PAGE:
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Paint & Draw CollectionPaint & Draw Collection

Paint & Draw Collection

Paint & Draw Collection

Creating a piece of art is a rewarding, challenging and very personal endeavour, – the Paint & Draw Collection Volume 3 is here to take you through that journey from start to finish. Art is subjective, and many artists tend stick to one medium. Whether you are interested in oil painting, watercolours, pencil sketching or pastel work, there’s something for you.

País:
United Kingdom
Idioma:
English
Editor:
Future Publishing Ltd
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access_time1 min.
welcome to panit&draw collection

Creating a piece of art is a rewarding, challenging and very personal endeavour, – the Paint & Draw Collection Volume 3 is here to take you through that journey from start to finish. Art is subjective, and many artists tend stick to one medium. Whether you are interested in oil painting, watercolours, pencil sketching or pastel work, there’s something for you. From quick tips to in-depth tutorials that will guide you from initial sketch to finished piece, learn how to develop your skills and produce your best work yet. You’ll be able to experiment with an unfamiliar medium thanks to the step-by-step workshops that cover everything from essential pencil shading techniques to getting the most out of plein air painting. Over the course of the book you’ll gain inspiration from the likes…

access_time9 min.
bitesize tips

Master metallic reflections WHEN LIGHT STRIKES a metallic object, it can reflect back onto any nearby object in an unusual way. Normally, light hitting a primary and secondary object gives varying degrees of light, shadow and cast shadows, but reflective light also happens under these circumstances, and will need to be shown in your artwork. To show how this works, I have produced the images above, working with a dark charcoal pencil and an eraser. Follow these steps… 1 I select two interesting objects – a highly polished metallic teapot and a ceramic vase. I place the objects with light catching one side so I can carefully observe the highly lit and shadowed areas. I then draw basic shapes with a charcoal pencil, trying to represent these reasonably accurately, although adjustment can be…

access_time10 min.
transform your sketches with a trace monotype

SOMETIMES YOU NEED to shake things up with your drawing, and let go of the impulse to do too much with your work. One of my favourite ways to do this is by creating transfer drawings, also known as trace monotypes. With this printmaking technique, you can transform an ordinary sketch into something almost nostalgic, with a gritty texture and bold contrast. The monotype process creates one print, with the potential for a second variation of that print, but no more. So, in many respects it is similar to a singular drawing. With a piece of paper placed against an inked plate, you can create a drawing, and through pencil pressure, ink is transferred as a print. I prefer to draw directly on the paper without a sketch, letting the lack…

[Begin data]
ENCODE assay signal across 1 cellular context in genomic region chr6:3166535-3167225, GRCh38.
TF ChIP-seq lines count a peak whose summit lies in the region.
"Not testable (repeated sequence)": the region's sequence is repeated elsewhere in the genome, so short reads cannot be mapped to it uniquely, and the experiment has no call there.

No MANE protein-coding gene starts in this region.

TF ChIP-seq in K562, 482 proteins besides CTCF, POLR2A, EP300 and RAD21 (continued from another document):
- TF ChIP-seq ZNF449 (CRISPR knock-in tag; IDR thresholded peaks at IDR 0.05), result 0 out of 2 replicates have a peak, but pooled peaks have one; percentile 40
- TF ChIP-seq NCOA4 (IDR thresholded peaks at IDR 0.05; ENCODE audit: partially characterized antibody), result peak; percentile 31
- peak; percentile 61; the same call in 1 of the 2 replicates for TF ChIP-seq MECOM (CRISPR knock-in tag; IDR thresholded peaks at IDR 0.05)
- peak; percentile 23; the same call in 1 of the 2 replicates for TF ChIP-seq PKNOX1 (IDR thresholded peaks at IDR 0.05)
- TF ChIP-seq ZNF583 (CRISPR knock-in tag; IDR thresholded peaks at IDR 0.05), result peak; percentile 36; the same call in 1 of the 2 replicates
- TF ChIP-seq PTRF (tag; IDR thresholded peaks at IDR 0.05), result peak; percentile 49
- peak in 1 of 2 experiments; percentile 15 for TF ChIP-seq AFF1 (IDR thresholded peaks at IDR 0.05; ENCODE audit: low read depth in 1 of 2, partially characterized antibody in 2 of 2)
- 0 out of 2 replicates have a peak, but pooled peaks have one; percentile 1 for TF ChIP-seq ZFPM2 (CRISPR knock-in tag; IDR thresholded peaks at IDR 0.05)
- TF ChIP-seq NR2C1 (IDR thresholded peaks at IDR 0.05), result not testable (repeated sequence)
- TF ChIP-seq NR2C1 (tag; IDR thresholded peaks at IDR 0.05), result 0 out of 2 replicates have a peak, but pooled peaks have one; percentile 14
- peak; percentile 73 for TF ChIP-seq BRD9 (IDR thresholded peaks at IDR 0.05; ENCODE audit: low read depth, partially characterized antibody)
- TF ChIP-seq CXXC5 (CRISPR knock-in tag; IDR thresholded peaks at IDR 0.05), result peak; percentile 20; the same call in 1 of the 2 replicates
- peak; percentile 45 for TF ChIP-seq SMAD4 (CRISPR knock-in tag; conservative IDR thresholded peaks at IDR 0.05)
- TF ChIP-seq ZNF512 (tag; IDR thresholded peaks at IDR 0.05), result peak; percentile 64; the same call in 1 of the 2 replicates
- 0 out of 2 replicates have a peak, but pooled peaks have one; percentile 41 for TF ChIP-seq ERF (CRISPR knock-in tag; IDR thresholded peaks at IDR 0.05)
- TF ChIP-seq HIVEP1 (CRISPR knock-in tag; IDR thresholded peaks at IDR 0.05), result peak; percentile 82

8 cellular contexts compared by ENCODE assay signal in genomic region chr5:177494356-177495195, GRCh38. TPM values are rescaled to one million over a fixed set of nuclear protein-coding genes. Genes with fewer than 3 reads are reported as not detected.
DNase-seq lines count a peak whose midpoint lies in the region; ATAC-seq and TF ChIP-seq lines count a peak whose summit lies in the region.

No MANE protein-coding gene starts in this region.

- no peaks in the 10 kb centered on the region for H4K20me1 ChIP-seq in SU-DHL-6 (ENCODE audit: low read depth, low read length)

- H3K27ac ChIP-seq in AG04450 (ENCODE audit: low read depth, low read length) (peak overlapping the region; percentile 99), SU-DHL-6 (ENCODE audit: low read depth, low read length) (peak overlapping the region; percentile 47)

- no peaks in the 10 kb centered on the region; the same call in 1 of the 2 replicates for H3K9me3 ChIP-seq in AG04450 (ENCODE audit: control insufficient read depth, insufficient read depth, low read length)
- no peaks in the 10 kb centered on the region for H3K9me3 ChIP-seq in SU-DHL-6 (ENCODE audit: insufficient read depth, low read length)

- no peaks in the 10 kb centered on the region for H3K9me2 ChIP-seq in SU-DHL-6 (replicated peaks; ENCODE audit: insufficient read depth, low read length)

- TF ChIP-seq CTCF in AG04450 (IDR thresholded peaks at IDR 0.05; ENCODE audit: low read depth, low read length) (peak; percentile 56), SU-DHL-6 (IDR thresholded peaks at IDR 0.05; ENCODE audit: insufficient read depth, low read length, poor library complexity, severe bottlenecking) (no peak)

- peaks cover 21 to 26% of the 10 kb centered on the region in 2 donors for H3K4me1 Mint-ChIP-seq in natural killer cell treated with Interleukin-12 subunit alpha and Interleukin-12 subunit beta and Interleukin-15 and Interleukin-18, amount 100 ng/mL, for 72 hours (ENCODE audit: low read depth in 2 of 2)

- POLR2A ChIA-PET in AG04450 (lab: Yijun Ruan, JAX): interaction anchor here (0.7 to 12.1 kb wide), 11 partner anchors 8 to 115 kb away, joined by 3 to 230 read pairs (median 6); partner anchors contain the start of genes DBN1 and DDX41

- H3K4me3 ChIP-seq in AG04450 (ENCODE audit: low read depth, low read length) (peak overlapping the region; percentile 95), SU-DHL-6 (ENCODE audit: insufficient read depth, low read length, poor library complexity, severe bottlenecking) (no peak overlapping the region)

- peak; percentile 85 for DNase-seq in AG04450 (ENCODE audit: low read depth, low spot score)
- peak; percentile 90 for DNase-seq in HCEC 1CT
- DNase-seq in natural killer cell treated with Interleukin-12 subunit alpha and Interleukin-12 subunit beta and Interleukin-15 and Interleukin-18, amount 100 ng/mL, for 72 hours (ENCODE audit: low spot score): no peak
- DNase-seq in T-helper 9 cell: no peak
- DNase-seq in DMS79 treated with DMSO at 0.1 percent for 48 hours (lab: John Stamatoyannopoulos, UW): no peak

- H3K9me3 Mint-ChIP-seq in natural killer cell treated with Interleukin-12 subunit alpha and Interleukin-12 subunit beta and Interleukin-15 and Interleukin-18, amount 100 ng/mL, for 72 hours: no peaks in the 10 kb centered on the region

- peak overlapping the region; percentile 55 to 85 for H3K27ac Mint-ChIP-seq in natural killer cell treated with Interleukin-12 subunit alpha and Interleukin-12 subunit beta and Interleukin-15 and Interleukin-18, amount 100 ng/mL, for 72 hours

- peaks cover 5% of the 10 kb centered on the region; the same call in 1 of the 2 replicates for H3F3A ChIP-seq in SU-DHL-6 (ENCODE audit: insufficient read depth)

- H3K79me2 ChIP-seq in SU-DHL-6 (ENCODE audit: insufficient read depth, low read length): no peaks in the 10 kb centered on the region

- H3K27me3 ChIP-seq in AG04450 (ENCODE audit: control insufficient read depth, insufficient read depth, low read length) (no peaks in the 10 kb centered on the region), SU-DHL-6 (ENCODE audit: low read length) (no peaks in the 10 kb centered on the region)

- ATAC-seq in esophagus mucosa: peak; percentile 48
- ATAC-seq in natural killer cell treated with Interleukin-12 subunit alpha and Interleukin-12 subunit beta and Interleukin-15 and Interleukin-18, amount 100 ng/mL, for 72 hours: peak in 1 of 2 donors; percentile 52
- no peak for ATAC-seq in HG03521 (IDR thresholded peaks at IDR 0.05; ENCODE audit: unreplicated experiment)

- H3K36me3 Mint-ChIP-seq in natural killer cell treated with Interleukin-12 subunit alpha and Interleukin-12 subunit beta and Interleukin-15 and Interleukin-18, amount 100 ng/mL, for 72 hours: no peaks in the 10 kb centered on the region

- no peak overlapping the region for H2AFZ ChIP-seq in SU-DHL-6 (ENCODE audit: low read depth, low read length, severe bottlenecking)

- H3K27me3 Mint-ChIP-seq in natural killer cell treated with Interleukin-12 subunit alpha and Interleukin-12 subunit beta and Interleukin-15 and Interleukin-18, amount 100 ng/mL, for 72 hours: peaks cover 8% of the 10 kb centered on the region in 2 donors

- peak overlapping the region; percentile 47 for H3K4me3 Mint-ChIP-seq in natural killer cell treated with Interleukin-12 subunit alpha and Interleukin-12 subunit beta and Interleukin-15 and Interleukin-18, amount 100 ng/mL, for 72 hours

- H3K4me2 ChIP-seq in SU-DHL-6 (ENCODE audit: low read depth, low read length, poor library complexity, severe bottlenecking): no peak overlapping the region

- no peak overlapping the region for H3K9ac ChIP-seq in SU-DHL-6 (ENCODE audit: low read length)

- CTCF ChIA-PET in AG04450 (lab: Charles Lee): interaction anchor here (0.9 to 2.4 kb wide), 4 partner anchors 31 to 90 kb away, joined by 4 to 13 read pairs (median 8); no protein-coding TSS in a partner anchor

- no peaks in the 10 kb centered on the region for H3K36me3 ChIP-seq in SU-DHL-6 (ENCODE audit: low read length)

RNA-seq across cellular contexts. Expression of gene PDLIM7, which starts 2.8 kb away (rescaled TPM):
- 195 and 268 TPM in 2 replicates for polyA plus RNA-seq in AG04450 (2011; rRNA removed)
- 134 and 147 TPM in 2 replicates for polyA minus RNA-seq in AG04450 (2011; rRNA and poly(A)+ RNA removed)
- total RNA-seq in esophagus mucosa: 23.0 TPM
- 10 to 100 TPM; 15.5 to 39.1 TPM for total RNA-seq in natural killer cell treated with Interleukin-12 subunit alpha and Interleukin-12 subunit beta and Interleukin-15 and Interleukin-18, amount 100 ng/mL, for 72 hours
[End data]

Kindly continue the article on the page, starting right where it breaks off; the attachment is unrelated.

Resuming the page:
access_time9 min.
create a colour theory chart to improve your colour mixing

GETTING TO GRIPS with colour theory can seem a little bit too much like learning maths or science. You may feel you just want to be creative and express yourself, not work out calculations. But colour theory is one of the fundamental things you need to learn in order to progress and grow as an artist. Read on to create a colour theory chart that will transform your creative life. Follow these steps… 1 The following exercise can be completed with acrylic, oil or watercolour paints, but colouring pencils are best. Not only do you just need the pencils themselves – there’s no need for water, spirits, brushes or a palette – but they’re are also a lot less messy than other mediums. And they’re so portable, this exercise can be completed…

access_time5 min.
depict a luminous harbour scene at dusk

I am going to talk about light, tone, colour and creating interesting brushstrokes. I always love to paint outdoors whenever I can, especially at dawn or dusk. The light changes fast, so you have to learn to work quickly and spontaneously. I am always out on my bike looking for subject matter to paint, I treat it as an adventure. I take sketches, colour studies and photos to make sure I have enough reference in case I want to make a larger painting in the studio. Choosing a subject matter at these extreme times of day means that I have the best chance of creating an atmospheric and relaxing landscape. I always work from light to dark to keep the colours fresh and avoid smudges. I also try and use transparent colours…

access_time5 min.
experiment with colour for dynamic oil portraits

In this portrait in oils tutorial, I want to open the door for you to start mindfully introducing arbitrary colours and exciting gestures with a variety of tools. A basic understanding of the colour wheel and complementary colours would be useful, so you may need to do a quick bit of research! I love creating challenging colour combinations, varied surface qualities and large tonal shifts. The more freewheeling and distant from the original source (whilst not losing the connection), the more enjoyable I find it. Before I begin almost every painting, I plan the colour scheme for all major elements in my head or on paper. Then I adapt it as the painting moves on. It’s worth noting that some pigments react with one another by going almost black so you might…

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